‘MotherWitch’ challenges typical representation of women of color in theater

Francesca D'Annunzio

Family relationships are already complicated enough, but adding magic and witchcraft to the mix makes everything all the more complicated.

UT’s Theatre and Dance Department’s newest play, “MotherWitch,” explores the drama that arises from such a combination, telling the story of three generations of black witches. In doing so, it challenges the notion that stories starring protagonists of color have to be tragic.

“MotherWitch” focuses on the relationships between three generations of magical women in a single family: Sherry, the grandmother; Barb, the mother and lawyer who quit practicing magic; and Darla, who is about to turn 21 and learn about her true heritage. The play opens at the Oscar G. Brockett Theatre on April 13, 19 and 21 at 7:30 p.m. and April 15 at 2:00 p.m.

Khali Sykes, the theater and dance freshman portraying Barb, said the three characters have a lot of turmoil within the home, due to generational drama and conflicting personalities.

“When you have three generations of women living in one household, it’s gonna wreak some havoc,” Sykes said. “It’s a lot of estrogen in one space and we all tend to be very strong-minded.”

According to Sykes, that strong-mindedness is precisely what fuels conflict between the characters.

“We all have our similarities and (that is) where we butt heads the most. But underneath all of that is this love that comes out in very odd ways,” Sykes said.

While the dramatic layers of relationships form the foundation of the play, elements incorporated from other cultures add more complexity to the plot. Travis Tate, the writer of the play and a writing MFA candidate, said the idea for the play started with his interest in Haitian voodoo and Wiccan cultures, and the idea to add the characters’ familial relationships came second. Tate incorporated a lot of cultural details not only into the script, but into the set as well.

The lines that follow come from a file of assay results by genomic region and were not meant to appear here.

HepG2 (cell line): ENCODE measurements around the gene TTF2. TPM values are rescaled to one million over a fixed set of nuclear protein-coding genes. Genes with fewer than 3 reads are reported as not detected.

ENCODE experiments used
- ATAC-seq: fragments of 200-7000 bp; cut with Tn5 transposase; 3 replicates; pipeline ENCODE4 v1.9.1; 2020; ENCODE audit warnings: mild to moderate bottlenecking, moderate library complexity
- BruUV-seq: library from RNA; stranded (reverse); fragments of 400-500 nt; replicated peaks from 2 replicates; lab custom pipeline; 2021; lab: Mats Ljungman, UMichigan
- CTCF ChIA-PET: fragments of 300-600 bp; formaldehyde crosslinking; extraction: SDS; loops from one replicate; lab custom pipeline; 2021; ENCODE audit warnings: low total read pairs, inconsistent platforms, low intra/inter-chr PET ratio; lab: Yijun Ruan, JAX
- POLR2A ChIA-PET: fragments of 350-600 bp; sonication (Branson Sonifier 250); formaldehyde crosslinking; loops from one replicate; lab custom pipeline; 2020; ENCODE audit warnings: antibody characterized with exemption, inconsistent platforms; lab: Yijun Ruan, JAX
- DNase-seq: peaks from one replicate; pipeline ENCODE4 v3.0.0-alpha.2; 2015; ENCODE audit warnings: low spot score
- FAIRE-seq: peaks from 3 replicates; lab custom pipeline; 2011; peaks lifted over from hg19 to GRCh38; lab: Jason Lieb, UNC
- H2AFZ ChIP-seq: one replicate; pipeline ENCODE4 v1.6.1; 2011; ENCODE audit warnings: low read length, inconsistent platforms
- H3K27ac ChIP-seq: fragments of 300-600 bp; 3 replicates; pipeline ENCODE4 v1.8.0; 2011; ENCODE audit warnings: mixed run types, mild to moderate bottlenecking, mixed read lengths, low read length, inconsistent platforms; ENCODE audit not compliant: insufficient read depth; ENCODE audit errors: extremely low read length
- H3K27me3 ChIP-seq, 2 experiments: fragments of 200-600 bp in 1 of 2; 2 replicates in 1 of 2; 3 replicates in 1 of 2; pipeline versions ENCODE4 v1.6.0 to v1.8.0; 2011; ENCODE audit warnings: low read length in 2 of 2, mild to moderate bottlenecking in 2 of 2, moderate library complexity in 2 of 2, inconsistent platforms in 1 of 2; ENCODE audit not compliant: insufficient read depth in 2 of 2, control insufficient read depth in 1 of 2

“We picked a lot of things from African Yoruban culture (too),” Tate said. “Seashells, things like that, you’ll see on the stage and in the language of the play, and also we mix the altar with the Wiccan altar, which is more crystals.”

The members of the cast and crew treaded carefully around these topics. They have become integral cultural components of play, but Alice Stanley, a graduate student in the MFA directing program and the director of “MotherWitch,” said the cast and crew endeavored to accurately represent Haitian and Wiccan cultures.

Tate and Stanley also said they were eager to release a production that challenges the typical portrayal of black women in film and theatre.

“Representation is a huge thing that you get (in this play),” Stanley said. “It’s a story of three black women. It’s about celebration of their power (and) … it’s about overcoming oppression without directly (talking about) the oppression.”

Tate agreed, saying he wanted to create a space for a more mundane representation of people of color that does not include tragedy, while using magical elements to celebrate their power.

“It doesn’t have to be ‘Precious,’” Tate said. “Not that those stories aren’t valid and important and needed as well, because they are. But this story deals with kind of normal dynamics that we don’t get to see through a lens of people of color. We get more tragic, dramatic stories with people of color, particularly black people. And that’s not what this story is.”